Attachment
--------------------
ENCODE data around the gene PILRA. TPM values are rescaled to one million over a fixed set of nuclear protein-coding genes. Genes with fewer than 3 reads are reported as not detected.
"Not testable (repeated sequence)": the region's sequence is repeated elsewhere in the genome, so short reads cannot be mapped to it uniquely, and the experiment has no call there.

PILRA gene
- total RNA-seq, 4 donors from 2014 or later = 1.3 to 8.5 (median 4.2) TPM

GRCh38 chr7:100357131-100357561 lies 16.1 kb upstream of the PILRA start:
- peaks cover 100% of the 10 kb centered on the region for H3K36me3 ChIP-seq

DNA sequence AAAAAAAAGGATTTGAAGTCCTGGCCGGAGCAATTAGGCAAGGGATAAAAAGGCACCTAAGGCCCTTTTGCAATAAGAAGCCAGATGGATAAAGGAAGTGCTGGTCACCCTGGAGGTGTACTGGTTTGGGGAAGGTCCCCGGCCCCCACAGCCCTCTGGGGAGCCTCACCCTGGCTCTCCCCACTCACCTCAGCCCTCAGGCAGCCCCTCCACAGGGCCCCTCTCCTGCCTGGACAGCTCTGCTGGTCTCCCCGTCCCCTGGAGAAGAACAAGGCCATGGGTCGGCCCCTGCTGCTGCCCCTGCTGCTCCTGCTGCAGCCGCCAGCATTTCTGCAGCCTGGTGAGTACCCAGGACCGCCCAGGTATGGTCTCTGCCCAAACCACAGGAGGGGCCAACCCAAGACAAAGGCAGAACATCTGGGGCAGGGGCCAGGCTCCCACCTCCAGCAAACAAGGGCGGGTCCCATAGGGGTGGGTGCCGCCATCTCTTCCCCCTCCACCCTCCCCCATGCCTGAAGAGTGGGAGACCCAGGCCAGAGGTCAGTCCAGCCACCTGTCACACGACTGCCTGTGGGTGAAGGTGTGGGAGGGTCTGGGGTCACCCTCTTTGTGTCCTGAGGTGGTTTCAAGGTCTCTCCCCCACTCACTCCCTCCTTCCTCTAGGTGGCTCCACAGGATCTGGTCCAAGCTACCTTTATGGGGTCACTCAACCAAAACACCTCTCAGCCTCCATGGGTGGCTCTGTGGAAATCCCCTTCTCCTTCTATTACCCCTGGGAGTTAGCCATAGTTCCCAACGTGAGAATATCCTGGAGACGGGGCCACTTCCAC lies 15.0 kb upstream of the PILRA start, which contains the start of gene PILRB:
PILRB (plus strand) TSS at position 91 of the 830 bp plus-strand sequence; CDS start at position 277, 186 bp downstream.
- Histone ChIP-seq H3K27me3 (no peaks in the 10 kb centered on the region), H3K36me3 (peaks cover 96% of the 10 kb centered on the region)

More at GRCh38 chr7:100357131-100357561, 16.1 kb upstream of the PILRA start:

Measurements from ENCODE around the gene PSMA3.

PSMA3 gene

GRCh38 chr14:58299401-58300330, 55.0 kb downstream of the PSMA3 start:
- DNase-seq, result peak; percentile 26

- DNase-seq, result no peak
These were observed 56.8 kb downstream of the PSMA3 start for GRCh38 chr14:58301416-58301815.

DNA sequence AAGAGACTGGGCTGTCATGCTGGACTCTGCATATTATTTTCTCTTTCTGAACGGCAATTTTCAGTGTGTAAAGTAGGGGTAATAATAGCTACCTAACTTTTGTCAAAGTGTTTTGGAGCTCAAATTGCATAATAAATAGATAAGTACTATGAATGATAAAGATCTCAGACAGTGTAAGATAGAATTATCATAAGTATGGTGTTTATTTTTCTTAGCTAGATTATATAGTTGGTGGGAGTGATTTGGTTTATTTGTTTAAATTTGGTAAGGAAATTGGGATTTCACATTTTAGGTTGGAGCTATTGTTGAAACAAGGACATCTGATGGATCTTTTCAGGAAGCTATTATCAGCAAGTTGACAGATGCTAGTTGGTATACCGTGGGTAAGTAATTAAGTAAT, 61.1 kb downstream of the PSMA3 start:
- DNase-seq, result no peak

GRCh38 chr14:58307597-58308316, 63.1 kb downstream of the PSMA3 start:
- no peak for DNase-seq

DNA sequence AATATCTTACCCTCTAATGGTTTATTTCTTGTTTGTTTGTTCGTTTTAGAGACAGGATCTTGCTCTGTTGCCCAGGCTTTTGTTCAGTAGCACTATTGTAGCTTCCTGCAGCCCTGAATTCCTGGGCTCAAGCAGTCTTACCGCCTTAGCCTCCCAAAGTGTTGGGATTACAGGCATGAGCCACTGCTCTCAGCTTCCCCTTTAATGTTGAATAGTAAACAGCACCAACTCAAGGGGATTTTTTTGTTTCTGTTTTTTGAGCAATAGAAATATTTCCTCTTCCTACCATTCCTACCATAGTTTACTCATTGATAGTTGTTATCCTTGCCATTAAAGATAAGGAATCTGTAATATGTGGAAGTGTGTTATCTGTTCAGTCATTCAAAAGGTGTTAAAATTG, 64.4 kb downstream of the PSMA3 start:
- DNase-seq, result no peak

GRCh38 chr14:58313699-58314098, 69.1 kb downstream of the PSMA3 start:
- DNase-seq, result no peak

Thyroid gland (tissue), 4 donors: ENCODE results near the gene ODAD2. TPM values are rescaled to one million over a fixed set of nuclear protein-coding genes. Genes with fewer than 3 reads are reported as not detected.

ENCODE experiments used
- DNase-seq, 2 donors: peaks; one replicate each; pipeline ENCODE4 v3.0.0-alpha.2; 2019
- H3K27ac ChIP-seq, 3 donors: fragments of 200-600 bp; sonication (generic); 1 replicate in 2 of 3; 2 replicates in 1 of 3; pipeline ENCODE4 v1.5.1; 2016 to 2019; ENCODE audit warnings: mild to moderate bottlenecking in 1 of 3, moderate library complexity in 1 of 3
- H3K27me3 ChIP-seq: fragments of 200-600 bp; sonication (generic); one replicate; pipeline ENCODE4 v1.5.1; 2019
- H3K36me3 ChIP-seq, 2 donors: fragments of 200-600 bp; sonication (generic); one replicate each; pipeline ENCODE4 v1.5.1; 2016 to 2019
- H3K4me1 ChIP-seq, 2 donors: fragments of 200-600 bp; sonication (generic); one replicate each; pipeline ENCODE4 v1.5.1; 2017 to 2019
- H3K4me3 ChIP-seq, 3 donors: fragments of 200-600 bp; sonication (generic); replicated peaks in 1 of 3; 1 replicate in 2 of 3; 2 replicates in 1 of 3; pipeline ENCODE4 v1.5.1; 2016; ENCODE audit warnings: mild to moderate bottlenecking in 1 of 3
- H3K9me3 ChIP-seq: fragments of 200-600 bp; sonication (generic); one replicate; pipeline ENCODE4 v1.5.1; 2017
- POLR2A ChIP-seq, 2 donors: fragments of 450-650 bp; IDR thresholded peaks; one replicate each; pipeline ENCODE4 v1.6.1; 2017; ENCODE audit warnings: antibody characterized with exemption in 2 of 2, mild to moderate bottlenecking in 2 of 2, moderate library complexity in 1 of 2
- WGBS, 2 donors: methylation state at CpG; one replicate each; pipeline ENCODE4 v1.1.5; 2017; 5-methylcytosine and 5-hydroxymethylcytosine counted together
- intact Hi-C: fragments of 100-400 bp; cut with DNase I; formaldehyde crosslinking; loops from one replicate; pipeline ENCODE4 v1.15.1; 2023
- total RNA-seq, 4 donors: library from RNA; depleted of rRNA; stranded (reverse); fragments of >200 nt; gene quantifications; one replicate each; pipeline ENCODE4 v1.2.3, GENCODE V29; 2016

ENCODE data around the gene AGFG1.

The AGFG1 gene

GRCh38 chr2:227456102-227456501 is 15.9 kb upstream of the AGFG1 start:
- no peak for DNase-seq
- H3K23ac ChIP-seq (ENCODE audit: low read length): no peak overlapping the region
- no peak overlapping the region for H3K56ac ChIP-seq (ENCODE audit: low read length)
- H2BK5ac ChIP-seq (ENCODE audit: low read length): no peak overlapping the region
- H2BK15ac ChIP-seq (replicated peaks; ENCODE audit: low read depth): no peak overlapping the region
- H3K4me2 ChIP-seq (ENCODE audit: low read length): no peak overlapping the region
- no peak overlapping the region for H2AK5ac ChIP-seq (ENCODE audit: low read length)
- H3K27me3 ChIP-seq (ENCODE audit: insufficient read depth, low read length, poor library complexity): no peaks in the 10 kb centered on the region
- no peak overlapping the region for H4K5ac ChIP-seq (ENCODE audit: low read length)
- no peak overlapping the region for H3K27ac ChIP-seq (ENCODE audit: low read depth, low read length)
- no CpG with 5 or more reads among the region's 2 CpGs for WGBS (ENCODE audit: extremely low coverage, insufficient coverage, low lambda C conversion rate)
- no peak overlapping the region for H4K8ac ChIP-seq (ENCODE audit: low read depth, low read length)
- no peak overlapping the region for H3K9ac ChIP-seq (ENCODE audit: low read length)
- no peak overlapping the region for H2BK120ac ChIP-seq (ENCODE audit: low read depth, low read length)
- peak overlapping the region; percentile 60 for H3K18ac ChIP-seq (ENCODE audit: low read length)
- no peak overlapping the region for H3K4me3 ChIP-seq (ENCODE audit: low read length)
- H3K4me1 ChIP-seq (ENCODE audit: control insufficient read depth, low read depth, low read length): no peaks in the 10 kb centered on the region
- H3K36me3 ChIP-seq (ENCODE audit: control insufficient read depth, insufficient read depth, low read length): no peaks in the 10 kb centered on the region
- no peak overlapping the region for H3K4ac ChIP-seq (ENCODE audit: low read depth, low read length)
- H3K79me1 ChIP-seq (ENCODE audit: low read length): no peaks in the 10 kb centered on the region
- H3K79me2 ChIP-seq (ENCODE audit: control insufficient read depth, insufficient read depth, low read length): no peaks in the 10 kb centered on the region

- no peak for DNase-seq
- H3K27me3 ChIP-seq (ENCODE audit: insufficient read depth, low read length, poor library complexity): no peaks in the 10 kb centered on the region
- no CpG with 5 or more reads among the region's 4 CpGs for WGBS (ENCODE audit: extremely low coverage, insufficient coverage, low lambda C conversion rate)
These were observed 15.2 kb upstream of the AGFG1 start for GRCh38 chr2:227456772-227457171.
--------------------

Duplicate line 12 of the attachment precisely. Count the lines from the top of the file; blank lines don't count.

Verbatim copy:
PSMA3 gene